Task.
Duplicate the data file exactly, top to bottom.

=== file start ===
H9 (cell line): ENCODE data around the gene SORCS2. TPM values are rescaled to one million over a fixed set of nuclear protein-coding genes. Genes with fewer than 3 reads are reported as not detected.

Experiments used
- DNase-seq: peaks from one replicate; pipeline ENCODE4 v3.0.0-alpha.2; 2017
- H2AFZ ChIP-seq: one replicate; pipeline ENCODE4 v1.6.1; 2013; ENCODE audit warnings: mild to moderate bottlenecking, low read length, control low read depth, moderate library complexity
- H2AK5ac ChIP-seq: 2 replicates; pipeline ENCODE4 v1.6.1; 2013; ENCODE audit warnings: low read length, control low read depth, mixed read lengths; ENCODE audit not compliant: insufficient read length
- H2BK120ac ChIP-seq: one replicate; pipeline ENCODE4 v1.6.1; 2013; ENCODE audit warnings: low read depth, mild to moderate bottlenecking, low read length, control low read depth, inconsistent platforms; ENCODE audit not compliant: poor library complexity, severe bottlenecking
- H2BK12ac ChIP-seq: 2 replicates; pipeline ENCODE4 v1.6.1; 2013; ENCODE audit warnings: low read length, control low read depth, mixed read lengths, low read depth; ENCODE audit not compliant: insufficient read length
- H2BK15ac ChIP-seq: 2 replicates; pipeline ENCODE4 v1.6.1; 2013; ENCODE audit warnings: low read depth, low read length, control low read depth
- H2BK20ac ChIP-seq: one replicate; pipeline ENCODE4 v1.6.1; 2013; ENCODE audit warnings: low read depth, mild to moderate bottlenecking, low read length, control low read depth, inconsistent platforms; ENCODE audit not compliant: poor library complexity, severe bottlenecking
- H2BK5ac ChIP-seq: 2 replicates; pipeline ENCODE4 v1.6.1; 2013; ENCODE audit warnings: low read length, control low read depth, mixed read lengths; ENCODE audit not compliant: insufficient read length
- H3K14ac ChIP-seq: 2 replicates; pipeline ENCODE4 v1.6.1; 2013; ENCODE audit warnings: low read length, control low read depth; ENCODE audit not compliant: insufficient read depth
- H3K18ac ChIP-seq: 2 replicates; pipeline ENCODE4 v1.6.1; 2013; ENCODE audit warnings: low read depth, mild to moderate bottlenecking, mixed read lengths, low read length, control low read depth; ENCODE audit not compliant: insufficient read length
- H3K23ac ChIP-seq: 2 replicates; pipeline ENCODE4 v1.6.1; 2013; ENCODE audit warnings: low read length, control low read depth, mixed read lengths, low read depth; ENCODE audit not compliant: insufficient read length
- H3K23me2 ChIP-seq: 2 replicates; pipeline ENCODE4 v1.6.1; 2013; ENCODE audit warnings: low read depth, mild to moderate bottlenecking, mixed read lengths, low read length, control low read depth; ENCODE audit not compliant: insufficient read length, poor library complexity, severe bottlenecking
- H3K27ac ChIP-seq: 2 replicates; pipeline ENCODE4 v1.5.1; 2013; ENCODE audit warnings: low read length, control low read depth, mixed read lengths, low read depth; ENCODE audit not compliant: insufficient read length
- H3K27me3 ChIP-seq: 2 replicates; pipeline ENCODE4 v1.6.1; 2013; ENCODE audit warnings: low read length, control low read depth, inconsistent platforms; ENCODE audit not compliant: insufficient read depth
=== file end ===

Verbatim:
H9 (cell line): ENCODE data around the gene SORCS2. TPM values are rescaled to one million over a fixed set of nuclear protein-coding genes. Genes with fewer than 3 reads are reported as not detected.

Experiments used
- DNase-seq: peaks from one replicate; pipeline ENCODE4 v3.0.0-alpha.2; 2017
- H2AFZ ChIP-seq: one replicate; pipeline ENCODE4 v1.6.1; 2013; ENCODE audit warnings: mild to moderate bottlenecking, low read length, control low read depth, moderate library complexity
- H2AK5ac ChIP-seq: 2 replicates; pipeline ENCODE4 v1.6.1; 2013; ENCODE audit warnings: low read length, control low read depth, mixed read lengths; ENCODE audit not compliant: insufficient read length
- H2BK120ac ChIP-seq: one replicate; pipeline ENCODE4 v1.6.1; 2013; ENCODE audit warnings: low read depth, mild to moderate bottlenecking, low read length, control low read depth, inconsistent platforms; ENCODE audit not compliant: poor library complexity, severe bottlenecking
- H2BK12ac ChIP-seq: 2 replicates; pipeline ENCODE4 v1.6.1; 2013; ENCODE audit warnings: low read length, control low read depth, mixed read lengths, low read depth; ENCODE audit not compliant: insufficient read length
- H2BK15ac ChIP-seq: 2 replicates; pipeline ENCODE4 v1.6.1; 2013; ENCODE audit warnings: low read depth, low read length, control low read depth
- H2BK20ac ChIP-seq: one replicate; pipeline ENCODE4 v1.6.1; 2013; ENCODE audit warnings: low read depth, mild to moderate bottlenecking, low read length, control low read depth, inconsistent platforms; ENCODE audit not compliant: poor library complexity, severe bottlenecking
- H2BK5ac ChIP-seq: 2 replicates; pipeline ENCODE4 v1.6.1; 2013; ENCODE audit warnings: low read length, control low read depth, mixed read lengths; ENCODE audit not compliant: insufficient read length
- H3K14ac ChIP-seq: 2 replicates; pipeline ENCODE4 v1.6.1; 2013; ENCODE audit warnings: low read length, control low read depth; ENCODE audit not compliant: insufficient read depth
- H3K18ac ChIP-seq: 2 replicates; pipeline ENCODE4 v1.6.1; 2013; ENCODE audit warnings: low read depth, mild to moderate bottlenecking, mixed read lengths, low read length, control low read depth; ENCODE audit not compliant: insufficient read length
- H3K23ac ChIP-seq: 2 replicates; pipeline ENCODE4 v1.6.1; 2013; ENCODE audit warnings: low read length, control low read depth, mixed read lengths, low read depth; ENCODE audit not compliant: insufficient read length
- H3K23me2 ChIP-seq: 2 replicates; pipeline ENCODE4 v1.6.1; 2013; ENCODE audit warnings: low read depth, mild to moderate bottlenecking, mixed read lengths, low read length, control low read depth; ENCODE audit not compliant: insufficient read length, poor library complexity, severe bottlenecking
- H3K27ac ChIP-seq: 2 replicates; pipeline ENCODE4 v1.5.1; 2013; ENCODE audit warnings: low read length, control low read depth, mixed read lengths, low read depth; ENCODE audit not compliant: insufficient read length
- H3K27me3 ChIP-seq: 2 replicates; pipeline ENCODE4 v1.6.1; 2013; ENCODE audit warnings: low read length, control low read depth, inconsistent platforms; ENCODE audit not compliant: insufficient read depth